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Nanostructured Oxide Materials for Photodegradation of Dyes

Water purification has become a worldwide problem, in particular in industrialized countries, where wastewater usually contains organic pollutants, such as dyes from the textile industry, leather tanning industry, paper production, food technology, agricultural and pharmaceutical industries. The development of an effective treatment for these effluents is the subject of considerable research. Currently, the most recent advances in wastewater treatment were carried out by advanced oxidation processes (AOPs), which appear to be the most effective techniques for biorefractory elimination of organic pollutants. This technology is based on production of non-selective reactive oxidative species that will enable the oxidation of a large number of organic pollutants. The most used oxidant is the hydroxyl radical owing to its high reactivity (E° = 2.73 V). On the other hand, it has been reported that photocatalysis represents one of the most promising AOPs that uses nanoscale semiconductor particles, such as TiO2, CuO, Fe2O3 and WO3. The obtained results show great efficiency for organic pollutant decomposition following the discovery of Fujichima (H2O splitting by TiO2) because of their wide bandgap. More importantly, nanostructures can be synthesised by low cost methods such as hydrothermal, sol–gel, hydrolysis, thermal evaporation and chemical vapour deposition. Therefore, nanotechnology has opened new opportunities and challenges in the advancement in photocatalysis. This chapter will focus on the synthesis and characterization of potential nanomaterials, in particular TiO2 and ZnO, as well as the elimination of various dyes, including the different mechanisms involved during the process of photodegradation.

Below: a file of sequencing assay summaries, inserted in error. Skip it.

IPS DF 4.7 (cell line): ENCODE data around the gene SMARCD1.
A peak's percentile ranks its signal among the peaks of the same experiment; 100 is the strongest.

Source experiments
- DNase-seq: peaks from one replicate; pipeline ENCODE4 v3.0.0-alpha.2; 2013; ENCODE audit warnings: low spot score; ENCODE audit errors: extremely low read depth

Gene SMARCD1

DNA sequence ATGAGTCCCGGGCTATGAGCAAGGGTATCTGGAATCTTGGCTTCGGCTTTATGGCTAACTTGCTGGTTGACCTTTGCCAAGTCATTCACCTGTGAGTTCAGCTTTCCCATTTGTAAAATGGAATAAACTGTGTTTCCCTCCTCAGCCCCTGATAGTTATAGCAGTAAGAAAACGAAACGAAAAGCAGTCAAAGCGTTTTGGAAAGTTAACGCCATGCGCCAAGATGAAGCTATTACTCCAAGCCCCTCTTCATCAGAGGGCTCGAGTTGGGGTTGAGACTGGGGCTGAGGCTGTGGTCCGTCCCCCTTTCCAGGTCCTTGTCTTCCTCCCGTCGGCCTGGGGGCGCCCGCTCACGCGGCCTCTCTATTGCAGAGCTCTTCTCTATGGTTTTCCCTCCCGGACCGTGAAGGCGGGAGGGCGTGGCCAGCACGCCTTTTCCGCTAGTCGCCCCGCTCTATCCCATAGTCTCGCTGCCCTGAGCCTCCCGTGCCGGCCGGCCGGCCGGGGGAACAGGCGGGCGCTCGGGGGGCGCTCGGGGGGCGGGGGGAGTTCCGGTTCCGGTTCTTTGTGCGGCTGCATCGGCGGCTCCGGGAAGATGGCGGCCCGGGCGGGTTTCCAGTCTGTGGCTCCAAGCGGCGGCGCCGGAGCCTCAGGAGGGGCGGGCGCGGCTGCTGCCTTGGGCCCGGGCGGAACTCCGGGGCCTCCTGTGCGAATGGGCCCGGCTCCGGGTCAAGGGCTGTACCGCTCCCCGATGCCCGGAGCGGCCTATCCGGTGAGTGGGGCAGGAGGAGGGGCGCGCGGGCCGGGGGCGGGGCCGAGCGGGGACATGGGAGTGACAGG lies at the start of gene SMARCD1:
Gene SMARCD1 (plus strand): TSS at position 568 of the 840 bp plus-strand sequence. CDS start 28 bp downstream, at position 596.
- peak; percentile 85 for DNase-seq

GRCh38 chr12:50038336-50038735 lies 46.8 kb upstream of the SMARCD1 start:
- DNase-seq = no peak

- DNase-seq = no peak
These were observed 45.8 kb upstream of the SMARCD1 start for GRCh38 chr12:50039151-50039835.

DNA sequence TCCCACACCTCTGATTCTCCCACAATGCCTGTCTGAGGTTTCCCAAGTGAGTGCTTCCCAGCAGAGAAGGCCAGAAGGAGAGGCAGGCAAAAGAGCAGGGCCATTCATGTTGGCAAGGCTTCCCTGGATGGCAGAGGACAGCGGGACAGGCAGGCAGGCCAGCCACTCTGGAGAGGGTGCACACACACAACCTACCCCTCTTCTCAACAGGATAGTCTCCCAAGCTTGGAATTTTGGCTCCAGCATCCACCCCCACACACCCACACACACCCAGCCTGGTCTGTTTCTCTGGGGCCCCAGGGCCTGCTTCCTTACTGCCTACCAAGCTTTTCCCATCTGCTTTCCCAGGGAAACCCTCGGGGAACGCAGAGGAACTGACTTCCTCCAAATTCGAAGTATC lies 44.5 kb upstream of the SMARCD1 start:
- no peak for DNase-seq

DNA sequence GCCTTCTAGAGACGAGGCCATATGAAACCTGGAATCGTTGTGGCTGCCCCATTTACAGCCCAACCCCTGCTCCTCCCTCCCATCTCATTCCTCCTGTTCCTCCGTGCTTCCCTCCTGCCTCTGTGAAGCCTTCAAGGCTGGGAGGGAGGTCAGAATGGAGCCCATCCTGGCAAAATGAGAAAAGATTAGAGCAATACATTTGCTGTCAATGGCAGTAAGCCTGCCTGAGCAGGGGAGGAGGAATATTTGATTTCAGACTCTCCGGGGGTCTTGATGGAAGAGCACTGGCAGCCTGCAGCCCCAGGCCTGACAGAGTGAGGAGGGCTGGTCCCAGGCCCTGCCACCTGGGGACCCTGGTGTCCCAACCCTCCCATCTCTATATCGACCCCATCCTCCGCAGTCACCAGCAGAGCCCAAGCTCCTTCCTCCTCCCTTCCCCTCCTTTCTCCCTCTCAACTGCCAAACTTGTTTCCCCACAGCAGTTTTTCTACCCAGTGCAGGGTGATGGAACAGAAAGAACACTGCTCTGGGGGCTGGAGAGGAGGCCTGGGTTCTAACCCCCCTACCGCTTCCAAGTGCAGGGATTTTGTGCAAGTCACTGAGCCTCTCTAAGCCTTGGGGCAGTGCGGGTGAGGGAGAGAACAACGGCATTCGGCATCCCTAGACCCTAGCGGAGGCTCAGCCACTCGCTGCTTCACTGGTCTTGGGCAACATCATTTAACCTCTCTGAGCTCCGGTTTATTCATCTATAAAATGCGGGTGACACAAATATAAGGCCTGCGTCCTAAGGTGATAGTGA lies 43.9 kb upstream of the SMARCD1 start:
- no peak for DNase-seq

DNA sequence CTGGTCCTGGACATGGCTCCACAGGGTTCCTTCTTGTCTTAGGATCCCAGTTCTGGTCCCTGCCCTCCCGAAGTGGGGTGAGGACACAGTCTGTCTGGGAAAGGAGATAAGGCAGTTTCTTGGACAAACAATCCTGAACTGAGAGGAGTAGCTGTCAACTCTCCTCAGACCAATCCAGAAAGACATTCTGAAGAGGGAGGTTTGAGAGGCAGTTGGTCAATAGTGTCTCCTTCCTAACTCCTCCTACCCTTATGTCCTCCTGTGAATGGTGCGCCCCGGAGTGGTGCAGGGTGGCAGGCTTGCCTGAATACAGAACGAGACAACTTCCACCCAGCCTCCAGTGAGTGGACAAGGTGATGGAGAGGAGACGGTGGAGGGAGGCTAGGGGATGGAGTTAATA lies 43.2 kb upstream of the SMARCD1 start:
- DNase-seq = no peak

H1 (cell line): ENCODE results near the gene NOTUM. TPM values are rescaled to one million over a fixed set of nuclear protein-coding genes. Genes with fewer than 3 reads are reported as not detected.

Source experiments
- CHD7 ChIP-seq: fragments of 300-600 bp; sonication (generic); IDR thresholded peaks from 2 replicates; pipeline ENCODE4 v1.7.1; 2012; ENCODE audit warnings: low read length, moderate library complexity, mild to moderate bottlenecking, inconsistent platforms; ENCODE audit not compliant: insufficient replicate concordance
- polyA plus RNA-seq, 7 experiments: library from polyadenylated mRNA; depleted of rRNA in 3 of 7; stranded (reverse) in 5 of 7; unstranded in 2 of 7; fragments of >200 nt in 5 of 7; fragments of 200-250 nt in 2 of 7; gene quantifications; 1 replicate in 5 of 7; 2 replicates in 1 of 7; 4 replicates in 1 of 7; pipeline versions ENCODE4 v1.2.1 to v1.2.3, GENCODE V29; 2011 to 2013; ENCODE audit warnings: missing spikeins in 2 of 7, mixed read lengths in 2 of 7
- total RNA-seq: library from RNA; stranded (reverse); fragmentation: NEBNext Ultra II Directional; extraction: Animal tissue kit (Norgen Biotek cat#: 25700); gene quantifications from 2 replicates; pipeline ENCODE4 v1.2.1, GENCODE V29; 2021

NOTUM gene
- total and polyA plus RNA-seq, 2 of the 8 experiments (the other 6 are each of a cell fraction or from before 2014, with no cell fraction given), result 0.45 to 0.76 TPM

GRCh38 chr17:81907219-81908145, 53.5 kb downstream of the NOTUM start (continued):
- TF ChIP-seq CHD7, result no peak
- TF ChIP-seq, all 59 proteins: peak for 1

Print publication date: 16 Nov 2016
Copyright year: 2017
Print ISBN: 978-1-78262-906-1
PDF eISBN: 978-1-78262-913-9
ePub eISBN: 978-1-78262-914-6
From the book series:
Detection Science